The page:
Desmos, Giving up Control, & Pretty Happy Things

Mishmash of stuff going through my mind this week:

Desmos Function Carnival

Confession: I had not been to the computer lab at school for 10 years because the last time I went nothing worked.  The second day of school is normally picture day, so I  thought I might venture into the lab again, since it was already a wasted day.  (Of course, they rescheduled picture day.) I tried out the Function Carnival with PreAP Precal and Algebra II w/ Trig.  I think both classes had much success and enjoyed it as a nice way to ease back into math. I have 52 minute classes and some finished with 15 minutes left, many with 5-10 minutes left, and a few were working until the bell.  Since we ran out of time for class reflection, I wish I had made a worksheet (or google form) for them to do about what they noticed/wondered and, maybe for Precal, describing what type of graphs they had seen.  If you’re trying it for the first time, I would definitely recommend having a tablet device of some kind.  I brought in my own iPad, so I could use the teacher dashboard and monitor as I went to talk to kids.  Once they got to the final screen, I could also quickly check their graphs and have them work on ones that could be better (or congratulate them for being very precise).  I think this Friday (the for-real picture day) I will be trying another one–maybe the penny lab?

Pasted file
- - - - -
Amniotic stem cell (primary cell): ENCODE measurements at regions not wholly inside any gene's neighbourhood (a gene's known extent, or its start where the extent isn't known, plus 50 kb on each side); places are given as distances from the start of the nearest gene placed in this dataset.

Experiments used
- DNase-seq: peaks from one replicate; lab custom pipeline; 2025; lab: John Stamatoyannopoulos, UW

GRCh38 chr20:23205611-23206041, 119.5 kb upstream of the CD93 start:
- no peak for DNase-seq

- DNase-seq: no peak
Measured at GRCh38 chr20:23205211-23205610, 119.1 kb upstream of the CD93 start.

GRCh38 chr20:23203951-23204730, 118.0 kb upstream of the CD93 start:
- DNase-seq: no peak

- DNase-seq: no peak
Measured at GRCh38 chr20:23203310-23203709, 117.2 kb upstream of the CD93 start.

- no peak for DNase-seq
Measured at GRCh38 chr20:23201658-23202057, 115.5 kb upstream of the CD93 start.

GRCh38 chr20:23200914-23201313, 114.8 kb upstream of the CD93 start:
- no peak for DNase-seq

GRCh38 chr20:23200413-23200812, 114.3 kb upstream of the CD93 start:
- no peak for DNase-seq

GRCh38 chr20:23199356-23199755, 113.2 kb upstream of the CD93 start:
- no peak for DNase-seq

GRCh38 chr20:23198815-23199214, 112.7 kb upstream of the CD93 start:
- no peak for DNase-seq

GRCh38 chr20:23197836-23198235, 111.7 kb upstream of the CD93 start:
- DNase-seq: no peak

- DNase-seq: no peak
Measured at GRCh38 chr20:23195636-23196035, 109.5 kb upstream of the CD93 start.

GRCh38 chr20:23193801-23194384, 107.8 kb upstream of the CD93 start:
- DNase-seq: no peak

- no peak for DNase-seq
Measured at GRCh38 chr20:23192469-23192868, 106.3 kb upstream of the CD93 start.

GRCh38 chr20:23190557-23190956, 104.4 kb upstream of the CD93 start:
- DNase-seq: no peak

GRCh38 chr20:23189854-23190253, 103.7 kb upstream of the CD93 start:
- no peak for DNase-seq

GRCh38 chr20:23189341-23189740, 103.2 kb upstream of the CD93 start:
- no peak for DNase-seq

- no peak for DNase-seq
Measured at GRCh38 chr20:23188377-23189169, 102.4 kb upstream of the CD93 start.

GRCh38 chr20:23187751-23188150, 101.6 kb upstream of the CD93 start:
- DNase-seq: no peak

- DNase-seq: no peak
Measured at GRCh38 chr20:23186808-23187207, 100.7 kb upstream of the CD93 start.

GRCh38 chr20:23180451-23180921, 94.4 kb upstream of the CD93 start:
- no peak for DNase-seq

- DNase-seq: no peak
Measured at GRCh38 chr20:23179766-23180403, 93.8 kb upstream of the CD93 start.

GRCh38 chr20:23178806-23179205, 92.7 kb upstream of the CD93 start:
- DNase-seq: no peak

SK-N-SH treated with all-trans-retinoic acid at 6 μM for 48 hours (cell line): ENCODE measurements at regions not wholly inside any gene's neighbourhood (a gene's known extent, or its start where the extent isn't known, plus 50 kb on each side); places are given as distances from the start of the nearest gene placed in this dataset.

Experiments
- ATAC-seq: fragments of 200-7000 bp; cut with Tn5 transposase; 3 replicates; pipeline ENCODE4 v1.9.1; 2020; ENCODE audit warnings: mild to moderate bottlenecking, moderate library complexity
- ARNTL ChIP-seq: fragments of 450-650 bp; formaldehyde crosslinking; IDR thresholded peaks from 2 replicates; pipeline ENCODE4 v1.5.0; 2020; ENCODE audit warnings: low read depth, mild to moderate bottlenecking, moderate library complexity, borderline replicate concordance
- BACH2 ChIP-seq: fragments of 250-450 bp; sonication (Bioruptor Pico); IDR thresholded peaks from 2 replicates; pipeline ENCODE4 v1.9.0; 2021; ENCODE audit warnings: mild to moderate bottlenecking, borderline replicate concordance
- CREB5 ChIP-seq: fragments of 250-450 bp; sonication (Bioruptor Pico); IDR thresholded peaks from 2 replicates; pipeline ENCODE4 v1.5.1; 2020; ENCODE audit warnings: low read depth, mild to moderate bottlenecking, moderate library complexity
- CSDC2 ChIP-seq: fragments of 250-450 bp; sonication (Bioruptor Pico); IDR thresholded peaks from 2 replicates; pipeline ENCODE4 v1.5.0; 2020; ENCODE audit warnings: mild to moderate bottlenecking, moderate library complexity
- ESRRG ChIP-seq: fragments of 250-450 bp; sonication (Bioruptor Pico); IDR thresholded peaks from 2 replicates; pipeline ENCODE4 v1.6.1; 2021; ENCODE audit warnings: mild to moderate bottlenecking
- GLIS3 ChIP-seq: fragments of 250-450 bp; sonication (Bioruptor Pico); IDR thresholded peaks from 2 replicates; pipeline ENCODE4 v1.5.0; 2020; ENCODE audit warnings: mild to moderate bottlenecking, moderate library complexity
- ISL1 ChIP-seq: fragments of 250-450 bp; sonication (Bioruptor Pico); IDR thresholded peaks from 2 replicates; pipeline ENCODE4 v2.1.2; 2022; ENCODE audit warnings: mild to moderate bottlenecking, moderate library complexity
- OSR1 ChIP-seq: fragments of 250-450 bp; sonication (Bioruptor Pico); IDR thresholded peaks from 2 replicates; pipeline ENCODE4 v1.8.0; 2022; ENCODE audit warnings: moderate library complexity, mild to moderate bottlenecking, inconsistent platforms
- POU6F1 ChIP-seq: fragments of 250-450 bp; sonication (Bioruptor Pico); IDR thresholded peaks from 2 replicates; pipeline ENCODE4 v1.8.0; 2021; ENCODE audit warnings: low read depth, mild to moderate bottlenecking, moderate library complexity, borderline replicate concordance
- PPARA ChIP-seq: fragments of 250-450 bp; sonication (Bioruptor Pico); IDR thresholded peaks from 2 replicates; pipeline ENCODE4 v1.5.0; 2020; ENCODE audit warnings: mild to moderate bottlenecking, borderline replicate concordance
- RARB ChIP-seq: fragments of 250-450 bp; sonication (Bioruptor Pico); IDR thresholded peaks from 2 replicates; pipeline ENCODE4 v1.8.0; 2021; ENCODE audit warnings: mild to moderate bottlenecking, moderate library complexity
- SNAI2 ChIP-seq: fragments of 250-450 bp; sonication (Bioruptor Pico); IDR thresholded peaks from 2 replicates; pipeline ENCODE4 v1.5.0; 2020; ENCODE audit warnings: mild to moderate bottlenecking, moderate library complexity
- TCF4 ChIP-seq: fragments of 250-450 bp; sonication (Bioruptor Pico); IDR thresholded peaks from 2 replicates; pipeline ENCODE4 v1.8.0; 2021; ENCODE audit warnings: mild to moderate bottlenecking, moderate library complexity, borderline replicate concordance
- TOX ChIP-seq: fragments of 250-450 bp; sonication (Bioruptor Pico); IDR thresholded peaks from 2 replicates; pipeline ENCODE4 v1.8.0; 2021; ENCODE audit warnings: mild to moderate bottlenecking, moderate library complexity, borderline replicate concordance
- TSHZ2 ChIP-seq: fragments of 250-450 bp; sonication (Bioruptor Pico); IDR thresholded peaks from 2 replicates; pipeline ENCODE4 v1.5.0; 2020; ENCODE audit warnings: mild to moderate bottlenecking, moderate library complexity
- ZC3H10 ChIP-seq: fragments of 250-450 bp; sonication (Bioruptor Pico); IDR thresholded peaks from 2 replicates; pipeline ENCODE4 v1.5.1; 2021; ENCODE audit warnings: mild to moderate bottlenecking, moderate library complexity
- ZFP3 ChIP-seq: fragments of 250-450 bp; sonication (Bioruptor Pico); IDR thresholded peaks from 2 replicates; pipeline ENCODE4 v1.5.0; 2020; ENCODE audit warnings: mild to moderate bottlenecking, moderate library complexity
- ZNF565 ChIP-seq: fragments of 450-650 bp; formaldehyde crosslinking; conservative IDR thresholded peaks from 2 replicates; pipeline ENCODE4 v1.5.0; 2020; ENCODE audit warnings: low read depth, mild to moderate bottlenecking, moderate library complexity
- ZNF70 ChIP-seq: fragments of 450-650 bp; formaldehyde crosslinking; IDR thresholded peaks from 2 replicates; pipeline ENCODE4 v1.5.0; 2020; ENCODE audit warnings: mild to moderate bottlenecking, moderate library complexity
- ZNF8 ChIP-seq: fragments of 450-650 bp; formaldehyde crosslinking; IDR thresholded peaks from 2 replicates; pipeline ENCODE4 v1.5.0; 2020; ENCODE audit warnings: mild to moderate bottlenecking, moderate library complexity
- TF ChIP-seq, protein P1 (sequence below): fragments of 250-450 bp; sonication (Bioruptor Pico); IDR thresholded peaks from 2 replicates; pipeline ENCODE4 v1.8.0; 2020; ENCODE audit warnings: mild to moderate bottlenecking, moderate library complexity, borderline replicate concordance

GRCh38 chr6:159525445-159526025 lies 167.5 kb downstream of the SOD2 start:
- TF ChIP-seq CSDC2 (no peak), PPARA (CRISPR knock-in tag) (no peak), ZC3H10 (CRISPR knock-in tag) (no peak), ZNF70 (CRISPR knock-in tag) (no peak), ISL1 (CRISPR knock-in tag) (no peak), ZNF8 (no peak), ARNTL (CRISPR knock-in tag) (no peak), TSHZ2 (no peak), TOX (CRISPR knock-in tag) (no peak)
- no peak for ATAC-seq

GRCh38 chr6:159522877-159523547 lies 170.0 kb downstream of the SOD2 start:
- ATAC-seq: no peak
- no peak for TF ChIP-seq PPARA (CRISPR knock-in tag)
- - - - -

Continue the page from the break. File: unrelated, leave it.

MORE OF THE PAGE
Giving Up Control

I’ve been tweeting with the group work guru herself, Ms. @CheesemonkeySF, about doing talking points tomorrow.  I asked if I should monitor the “NO COMMENT” rule and she replied:

Capture SF

She went on to say, “So many…don’t delegate this authority and, as a result, they don’t actually gain the benefits of the group work they believe they are using.  If you want kids to go deep you have to set up a structure in which to trust them.  And you can’t test trust cautiously!”